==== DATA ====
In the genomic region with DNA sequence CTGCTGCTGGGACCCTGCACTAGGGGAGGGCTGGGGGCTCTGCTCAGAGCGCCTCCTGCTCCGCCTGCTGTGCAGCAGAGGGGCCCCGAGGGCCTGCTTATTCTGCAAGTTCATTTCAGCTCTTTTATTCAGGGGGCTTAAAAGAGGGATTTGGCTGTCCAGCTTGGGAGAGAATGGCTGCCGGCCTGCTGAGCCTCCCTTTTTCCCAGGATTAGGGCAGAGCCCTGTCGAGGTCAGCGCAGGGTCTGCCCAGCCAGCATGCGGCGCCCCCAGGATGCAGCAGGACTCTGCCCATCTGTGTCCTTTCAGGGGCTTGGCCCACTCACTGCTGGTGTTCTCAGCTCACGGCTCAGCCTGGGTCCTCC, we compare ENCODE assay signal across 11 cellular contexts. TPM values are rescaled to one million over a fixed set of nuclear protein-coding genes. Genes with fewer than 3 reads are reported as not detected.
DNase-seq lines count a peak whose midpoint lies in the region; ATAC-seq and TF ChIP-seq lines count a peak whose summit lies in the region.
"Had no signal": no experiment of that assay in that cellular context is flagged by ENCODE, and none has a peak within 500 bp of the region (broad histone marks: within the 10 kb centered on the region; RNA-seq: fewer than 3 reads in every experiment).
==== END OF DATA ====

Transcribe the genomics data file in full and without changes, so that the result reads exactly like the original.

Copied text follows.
In the genomic region with DNA sequence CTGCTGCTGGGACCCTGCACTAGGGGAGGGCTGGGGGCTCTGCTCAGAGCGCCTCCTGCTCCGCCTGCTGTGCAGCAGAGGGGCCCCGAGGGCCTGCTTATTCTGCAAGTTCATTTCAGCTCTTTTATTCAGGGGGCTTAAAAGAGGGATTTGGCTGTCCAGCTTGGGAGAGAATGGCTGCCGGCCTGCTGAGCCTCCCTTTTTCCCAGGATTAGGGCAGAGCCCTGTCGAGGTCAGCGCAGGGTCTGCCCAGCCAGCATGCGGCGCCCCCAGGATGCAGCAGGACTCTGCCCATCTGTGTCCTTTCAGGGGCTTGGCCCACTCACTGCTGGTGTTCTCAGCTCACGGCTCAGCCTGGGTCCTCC, we compare ENCODE assay signal across 11 cellular contexts. TPM values are rescaled to one million over a fixed set of nuclear protein-coding genes. Genes with fewer than 3 reads are reported as not detected.
DNase-seq lines count a peak whose midpoint lies in the region; ATAC-seq and TF ChIP-seq lines count a peak whose summit lies in the region.
"Had no signal": no experiment of that assay in that cellular context is flagged by ENCODE, and none has a peak within 500 bp of the region (broad histone marks: within the 10 kb centered on the region; RNA-seq: fewer than 3 reads in every experiment).